Whilst strictly speaking outside the scope of this
web site, a few words should be said about the many types of
monoscopic devices that pass under the misleading heading of View-Master
viewers. The only thing they share in common with the View-Master
concept is the fact that a view can be seen when looking through the
lens of a purpose built device. It demonstrates how the concept of
viewing photographs using such devices has developed a wider meaning
than just the original stereoscopic format. They are easy to find and
come in many different formats and are often used as an effective advertising
Pathegrams Cine Vue Viewer from
The Pathegrams Cine Vue viewer was manufactured from
bakelite in New York, USA in the late 1930's. It takes a small roll of
film, consisting of 23 frames. This is laid out in comic book format and
is wound forward one frame at a time as the story unfolds. At the time
that this particular viewer was made there were 36 films available for
purchase . It has a Patent number of 1999133 moulded into the casing.
Sawyers Mini Story Card Viewer
This small monoscopic viewer was manufactured by
Sawyers in the early 1960's and measures 65mm x 32mm.
The Story Card viewing cards are similar in
Tru-Vue cards and also consist of seven views each. Also like the
TueVue cards, the film used was not of as high a standard as used for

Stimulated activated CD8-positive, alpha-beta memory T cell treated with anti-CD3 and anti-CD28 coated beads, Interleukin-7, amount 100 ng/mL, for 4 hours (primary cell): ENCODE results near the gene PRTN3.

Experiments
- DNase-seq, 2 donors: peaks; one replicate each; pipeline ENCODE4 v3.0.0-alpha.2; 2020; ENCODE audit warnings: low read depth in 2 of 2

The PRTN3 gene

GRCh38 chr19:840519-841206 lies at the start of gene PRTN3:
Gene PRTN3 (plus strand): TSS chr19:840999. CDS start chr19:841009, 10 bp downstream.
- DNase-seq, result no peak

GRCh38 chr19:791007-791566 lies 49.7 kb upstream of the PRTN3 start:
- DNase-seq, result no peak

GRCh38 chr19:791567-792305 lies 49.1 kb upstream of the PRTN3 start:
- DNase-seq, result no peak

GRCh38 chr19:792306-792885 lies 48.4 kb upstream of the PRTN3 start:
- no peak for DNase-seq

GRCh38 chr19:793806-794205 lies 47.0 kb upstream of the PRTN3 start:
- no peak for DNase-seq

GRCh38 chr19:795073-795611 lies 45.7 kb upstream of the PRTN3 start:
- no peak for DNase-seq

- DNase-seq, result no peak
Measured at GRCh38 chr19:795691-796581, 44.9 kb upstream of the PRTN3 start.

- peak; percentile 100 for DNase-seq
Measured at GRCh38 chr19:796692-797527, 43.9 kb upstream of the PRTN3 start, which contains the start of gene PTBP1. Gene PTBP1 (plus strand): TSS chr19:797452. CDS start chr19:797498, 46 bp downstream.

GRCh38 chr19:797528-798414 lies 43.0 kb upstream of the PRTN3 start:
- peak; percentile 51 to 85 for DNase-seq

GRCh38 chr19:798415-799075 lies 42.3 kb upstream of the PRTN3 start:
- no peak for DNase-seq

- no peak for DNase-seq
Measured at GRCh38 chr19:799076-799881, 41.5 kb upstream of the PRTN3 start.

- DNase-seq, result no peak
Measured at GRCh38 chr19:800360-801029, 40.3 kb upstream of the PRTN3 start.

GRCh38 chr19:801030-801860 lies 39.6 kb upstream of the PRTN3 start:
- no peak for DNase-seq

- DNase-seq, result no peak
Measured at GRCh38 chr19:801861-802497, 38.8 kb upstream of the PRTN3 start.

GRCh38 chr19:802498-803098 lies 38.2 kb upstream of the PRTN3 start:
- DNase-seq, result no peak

View-Master reels resulting in the colours dulling as the years
progress, ultimately leading to a monochrome picture with a magenta
Some subjects covered by the cards are children's
stories and geographic scenes.
A West German monoscopic viewer
depicting cowboy scenes. This viewer is believed to date back to the late
A set of viewers given away with
Kellogg's cereal. This format makes a cheap and effective promotional aid.
These particular viewers came from France from the 1990's
Made to look like a movie camera,
this Star Wars item was produced in Japan and came with a bag of small
white boiled sweets. It was sold as a viewer in it's own right and not
specifically to promote the Star Wars films.
McDonald's have often used View-Master type
products to promote their business. Below is an example sharing a very
similar concept to the Mickey Mouse viewer (click
here to see more examples of McDonald's viewers
), although this one just has a set of monoscopic slides which can
be viewed by rotating a thumb-wheel at the base of Ronald's head.
Each part has a function, the head is a viewer, the
body is an air puffer, the trousers are a pull-apart set of binoculars, the
feet are a rubber stamp and finally, the stand .